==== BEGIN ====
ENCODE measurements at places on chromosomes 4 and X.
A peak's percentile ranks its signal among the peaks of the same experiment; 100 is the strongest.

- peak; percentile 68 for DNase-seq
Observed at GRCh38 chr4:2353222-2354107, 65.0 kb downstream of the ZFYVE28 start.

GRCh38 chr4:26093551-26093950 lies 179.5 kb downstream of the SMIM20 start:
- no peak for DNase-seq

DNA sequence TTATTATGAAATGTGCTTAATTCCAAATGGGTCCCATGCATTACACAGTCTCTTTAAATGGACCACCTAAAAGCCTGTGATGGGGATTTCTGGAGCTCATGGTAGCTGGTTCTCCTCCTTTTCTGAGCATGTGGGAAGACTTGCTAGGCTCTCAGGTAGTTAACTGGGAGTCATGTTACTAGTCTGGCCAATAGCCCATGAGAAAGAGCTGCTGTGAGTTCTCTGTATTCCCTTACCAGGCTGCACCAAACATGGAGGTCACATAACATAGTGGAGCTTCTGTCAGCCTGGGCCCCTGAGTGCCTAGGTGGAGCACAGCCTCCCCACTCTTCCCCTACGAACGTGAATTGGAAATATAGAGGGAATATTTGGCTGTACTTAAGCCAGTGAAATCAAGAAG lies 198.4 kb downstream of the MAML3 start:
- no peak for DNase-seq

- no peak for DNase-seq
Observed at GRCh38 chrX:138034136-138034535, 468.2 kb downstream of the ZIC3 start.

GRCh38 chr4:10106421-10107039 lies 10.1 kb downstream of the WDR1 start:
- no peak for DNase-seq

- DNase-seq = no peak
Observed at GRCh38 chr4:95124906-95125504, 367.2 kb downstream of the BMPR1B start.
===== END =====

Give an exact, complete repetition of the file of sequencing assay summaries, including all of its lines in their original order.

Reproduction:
ENCODE measurements at places on chromosomes 4 and X.
A peak's percentile ranks its signal among the peaks of the same experiment; 100 is the strongest.

- peak; percentile 68 for DNase-seq
Observed at GRCh38 chr4:2353222-2354107, 65.0 kb downstream of the ZFYVE28 start.

GRCh38 chr4:26093551-26093950 lies 179.5 kb downstream of the SMIM20 start:
- no peak for DNase-seq

DNA sequence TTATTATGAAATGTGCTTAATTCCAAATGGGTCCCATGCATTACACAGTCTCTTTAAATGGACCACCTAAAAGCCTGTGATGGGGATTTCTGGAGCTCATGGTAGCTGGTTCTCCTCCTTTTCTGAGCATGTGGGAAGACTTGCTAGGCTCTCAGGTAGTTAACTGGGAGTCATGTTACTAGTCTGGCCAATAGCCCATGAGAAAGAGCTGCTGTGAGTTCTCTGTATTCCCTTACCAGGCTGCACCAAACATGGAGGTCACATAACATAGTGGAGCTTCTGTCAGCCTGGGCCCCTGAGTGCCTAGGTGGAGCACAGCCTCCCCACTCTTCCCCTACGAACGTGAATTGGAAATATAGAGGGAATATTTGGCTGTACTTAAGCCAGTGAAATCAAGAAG lies 198.4 kb downstream of the MAML3 start:
- no peak for DNase-seq

- no peak for DNase-seq
Observed at GRCh38 chrX:138034136-138034535, 468.2 kb downstream of the ZIC3 start.

GRCh38 chr4:10106421-10107039 lies 10.1 kb downstream of the WDR1 start:
- no peak for DNase-seq

- DNase-seq = no peak
Observed at GRCh38 chr4:95124906-95125504, 367.2 kb downstream of the BMPR1B start.